Businesses and organisations that have interests in China will be aware that Friday 16th February is Chinese New Year. What you might not be expecting is for your associates in China to go on holiday for a week or more, as this is a very significant date in the Chinese calendar.
Unlike in the UK where New Year is celebrated on the 31st December with just one bank holiday to recover afterwards, Chinese New Year lasts for fifteen days (more if you include the preparations beforehand). Chinese New Year is also one of only two week-long holidays in the China – the other is National Week held in October – so there is a lot of excitement about the festivities.
As I write this blog post many of our Chinese translators will be preparing for the holiday, cleaning their homes, shopping for the New Year and putting up spring couplets – lines of poetry fixed to doorframes to celebrate and express best wishes for the New Year. We’ve been working hard to ensure that our clients’ Chinese translation requirements are met before Friday!
How is Chinese New Year celebrated?
Chinese New Year falls on the 30th of the 12th lunar month. This year it’s Friday 16th February, last year it was the 28th January and next year it will be the 5th February 2019. This can catch businesses in other countries by surprise, as unless you have a Chinese calendar (or are a keen astronomer) you probably won’t be aware of the lunar cycle!
New Year’s Eve in China is spent enjoying a family meal or ‘reunion dinner’ often involving traditional dishes such as dumplings (jiaozi) in the northern half of China, whereas in Southern China niangao (sticky rice cake) is eaten. As a Chinese linguist and Sinophile I will be making dumplings for the office to enjoy! This meal is very important for many people as it’s often one of the only times whole families get together during the year. Many people work and live far away from home, so it’s a particularly special time of year.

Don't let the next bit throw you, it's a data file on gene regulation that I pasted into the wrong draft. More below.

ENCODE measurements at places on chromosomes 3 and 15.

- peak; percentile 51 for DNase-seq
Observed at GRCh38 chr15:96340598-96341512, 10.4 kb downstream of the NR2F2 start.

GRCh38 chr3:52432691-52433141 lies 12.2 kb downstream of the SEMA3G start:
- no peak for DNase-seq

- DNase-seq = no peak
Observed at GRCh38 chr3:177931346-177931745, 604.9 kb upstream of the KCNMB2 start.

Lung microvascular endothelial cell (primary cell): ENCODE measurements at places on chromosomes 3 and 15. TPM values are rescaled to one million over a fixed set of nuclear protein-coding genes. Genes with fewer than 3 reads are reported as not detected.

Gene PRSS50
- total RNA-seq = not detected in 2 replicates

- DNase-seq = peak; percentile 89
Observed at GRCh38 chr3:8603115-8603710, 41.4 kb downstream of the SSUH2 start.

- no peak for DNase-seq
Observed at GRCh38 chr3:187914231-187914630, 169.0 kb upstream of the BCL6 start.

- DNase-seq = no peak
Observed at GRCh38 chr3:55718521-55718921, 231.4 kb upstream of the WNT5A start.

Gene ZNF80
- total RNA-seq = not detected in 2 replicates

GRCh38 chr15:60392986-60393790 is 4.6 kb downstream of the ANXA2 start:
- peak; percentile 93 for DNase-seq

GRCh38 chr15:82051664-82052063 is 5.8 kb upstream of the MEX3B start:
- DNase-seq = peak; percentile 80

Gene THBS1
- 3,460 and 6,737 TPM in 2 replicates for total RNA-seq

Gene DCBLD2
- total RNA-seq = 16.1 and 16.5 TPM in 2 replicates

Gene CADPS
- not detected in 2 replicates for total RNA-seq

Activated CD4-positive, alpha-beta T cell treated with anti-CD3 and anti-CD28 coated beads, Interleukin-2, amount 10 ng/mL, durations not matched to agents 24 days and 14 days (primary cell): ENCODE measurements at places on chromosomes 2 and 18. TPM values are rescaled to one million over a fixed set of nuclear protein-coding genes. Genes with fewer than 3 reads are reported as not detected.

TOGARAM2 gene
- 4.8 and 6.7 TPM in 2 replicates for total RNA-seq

New Year’s Eve is also the time when ‘lucky money’ is given to children. You may remember an advert for HSBC a few years ago that showed children receiving red envelopes to bring prosperity at New Year. As you may expect, New Year’s Eve is also a late night with everyone staying up to celebrate the dawn of the New Year and the launch of numerous fireworks and firecrackers. It’s noisy!
On Chinese New Year’s Day it’s traditional to leave offerings for the ancestors. Some families will have an ancestor altar in their home, others will visit tombs or temples to kneel and bow in front of the shrine or grave, and leave offerings such as food, wine and sticks of incense.
The following days are spent visiting family and friends, and exchanging the traditional greeting of gongxi (literally meaning respectful joy). Most people return to work on day 8 but the spring festival continues until the 15th day culminating in the Lantern Festival (Friday 2nd March 2018). This involves sending up Chinese lanterns, enjoying time with friends and family, and more fireworks!
Another point of interest is that 2018 is a Year of the Dog. The dog is the 11th sign in the Chinese zodiac and symbolises luck and good fortune.
How to wish your clients a Happy New Year
Making the effort to communicate in Chinese, especially around auspicious days like Chinese New Year, is always welcome. If your business has clients in China or business associates, wishing them a happy new year is great way to recognise the importance of this celebration and their culture.
If you want to send an email greeting you can use “Zhù nín Zhōngguó gǒunián jíxiáng, wànshìrúyì!”which means “I wish you an auspicious Year of the Dog, may all your hopes be fulfilled”. Alternatively if you have the opportunity to speak to a Chinese colleague over the holiday, practice saying “Xīn nián kuàilè!”.
As always if you need support with Chinese translations or interpreting, Comtec are here to help. Please get in touch with our team to discuss your requirement and get support communicating in this market.